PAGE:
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Kayak Fishing is a Quiet Ride

Saltwater fishing takes on a whole new dimension with a fishing kayak. Not only can you get to places you previously couldn't reach by boat or by boots, but the quiet ride makes them perfect for getting up close and personal.

Fishing Kayaks Offer Freedom

There are two types of hard-chine fishing kayaks. The first features an open cockpit with either one or two seats. Water stays out of the boat. In the event you capsize, there are no worries, simply swim free. A second option is a sit on top kayak. These boats are a lot like a deluxe surfboard. Your weight keeps you on the boat and the water laps around your legs as you paddle about. Some folks like to ride the sit on tops while kayak fishing in the waves, sort of a kayak-surfing experience, but you can paddle just as easily through a marsh in them. If you work up a sweat, just step out of the boat and dive in the water. They’re that simple.

Did You Say Maintenance Free?

Many of the newer recreational fishing kayaks are made from recycled plastic and polyethylene to add stiffness and light weight. Net-net, they’re virtually maintenance free. A wash down here or there gets the sand and mud out of them. Portability is king and you’ll never huff and puff to get unstuck. The kayak’s length determines its weight, but most of them are in the 40-50 pound class, easy to pick off of a car roof or drag down to the water’s edge. They don’t draw more than a few inches, so paddling is a breeze.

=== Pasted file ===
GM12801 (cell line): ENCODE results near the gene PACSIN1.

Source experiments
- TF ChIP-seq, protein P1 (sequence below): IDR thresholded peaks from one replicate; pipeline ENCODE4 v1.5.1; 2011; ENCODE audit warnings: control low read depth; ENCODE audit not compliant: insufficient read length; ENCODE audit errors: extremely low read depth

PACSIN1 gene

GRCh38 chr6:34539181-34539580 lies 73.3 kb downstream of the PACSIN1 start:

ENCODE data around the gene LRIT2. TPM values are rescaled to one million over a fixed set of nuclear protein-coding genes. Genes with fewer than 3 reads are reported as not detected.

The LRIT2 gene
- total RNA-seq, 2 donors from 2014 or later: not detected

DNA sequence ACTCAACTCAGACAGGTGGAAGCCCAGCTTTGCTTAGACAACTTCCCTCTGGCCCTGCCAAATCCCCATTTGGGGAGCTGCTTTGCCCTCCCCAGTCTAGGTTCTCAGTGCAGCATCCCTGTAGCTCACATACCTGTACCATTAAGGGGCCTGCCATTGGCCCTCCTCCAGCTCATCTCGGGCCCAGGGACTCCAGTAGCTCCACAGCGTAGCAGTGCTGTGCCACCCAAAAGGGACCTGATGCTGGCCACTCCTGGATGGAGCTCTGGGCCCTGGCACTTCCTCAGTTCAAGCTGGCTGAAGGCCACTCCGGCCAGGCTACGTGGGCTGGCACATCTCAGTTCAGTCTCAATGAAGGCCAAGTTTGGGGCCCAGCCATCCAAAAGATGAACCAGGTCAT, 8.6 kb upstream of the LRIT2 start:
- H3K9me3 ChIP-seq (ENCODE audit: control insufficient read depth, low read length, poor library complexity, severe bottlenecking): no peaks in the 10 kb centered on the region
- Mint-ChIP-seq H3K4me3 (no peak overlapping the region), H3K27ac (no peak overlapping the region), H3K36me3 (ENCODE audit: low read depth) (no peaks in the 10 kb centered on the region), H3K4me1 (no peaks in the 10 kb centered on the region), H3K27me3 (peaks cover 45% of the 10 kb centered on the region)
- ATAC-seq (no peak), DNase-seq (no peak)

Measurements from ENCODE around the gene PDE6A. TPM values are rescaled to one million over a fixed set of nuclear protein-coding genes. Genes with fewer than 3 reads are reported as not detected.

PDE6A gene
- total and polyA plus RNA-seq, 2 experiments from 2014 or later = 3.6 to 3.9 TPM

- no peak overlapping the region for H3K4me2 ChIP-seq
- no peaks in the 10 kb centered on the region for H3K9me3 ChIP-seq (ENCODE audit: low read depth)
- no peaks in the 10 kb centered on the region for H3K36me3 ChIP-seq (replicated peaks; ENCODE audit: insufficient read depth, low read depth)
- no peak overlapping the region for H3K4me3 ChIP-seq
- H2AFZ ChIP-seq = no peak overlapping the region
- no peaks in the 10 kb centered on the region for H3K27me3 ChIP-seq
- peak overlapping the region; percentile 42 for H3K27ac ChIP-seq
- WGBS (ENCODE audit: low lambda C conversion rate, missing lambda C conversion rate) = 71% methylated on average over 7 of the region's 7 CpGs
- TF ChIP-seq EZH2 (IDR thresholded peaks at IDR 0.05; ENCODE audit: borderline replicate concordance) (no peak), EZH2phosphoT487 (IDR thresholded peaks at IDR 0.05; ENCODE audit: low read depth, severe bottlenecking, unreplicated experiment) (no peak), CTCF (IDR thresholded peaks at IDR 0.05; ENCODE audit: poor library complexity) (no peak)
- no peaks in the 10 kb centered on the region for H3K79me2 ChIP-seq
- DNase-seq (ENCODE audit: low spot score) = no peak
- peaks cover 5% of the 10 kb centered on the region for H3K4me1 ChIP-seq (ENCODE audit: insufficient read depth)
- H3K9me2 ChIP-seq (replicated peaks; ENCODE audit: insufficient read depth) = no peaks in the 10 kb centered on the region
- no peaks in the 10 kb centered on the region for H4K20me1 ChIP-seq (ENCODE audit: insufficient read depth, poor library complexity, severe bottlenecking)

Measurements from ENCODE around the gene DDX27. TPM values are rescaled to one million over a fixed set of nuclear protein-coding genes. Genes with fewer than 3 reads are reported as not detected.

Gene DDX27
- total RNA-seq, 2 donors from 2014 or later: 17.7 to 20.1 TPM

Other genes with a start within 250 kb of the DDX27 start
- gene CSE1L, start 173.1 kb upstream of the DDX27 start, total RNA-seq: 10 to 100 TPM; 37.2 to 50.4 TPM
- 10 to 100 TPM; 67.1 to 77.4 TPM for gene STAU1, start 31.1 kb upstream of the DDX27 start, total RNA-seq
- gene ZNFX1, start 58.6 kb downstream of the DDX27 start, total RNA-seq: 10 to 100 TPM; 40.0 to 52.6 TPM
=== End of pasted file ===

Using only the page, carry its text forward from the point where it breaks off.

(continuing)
Safety First

Safety is important, so be sure to include a low-profile life jacket. There are many that are designed to accommodate the active movement required by a paddler. A spray skirt keeps the water out of the boat. Try before you buy, and you can do that at a paddle shop near the beach. Then you just get a license and add water.


Tom Keer

Tom Keer

Tom Keer is an award-winning writer who lives on Cape Cod, Massachusetts.  He is a columnist for the Upland Almanac, a Contributing Writer for Covey Rise magazine, a Contributing Editor for both Fly Rod and Reel and Fly Fish America, and a blogger for the Recreational Boating and Fishing Foundation’s Take Me Fishing program.  Keer writes regularly for over a dozen outdoor magazines on topics related to fishing, hunting, boating, and other outdoor pursuits.  When they are not fishing, Keer and his family hunt upland birds over their three English setters.  His first book, a Fly Fishers Guide to the New England Coast was released in January 2011.  Visit him at www.tomkeer.com or at www.thekeergroup.com.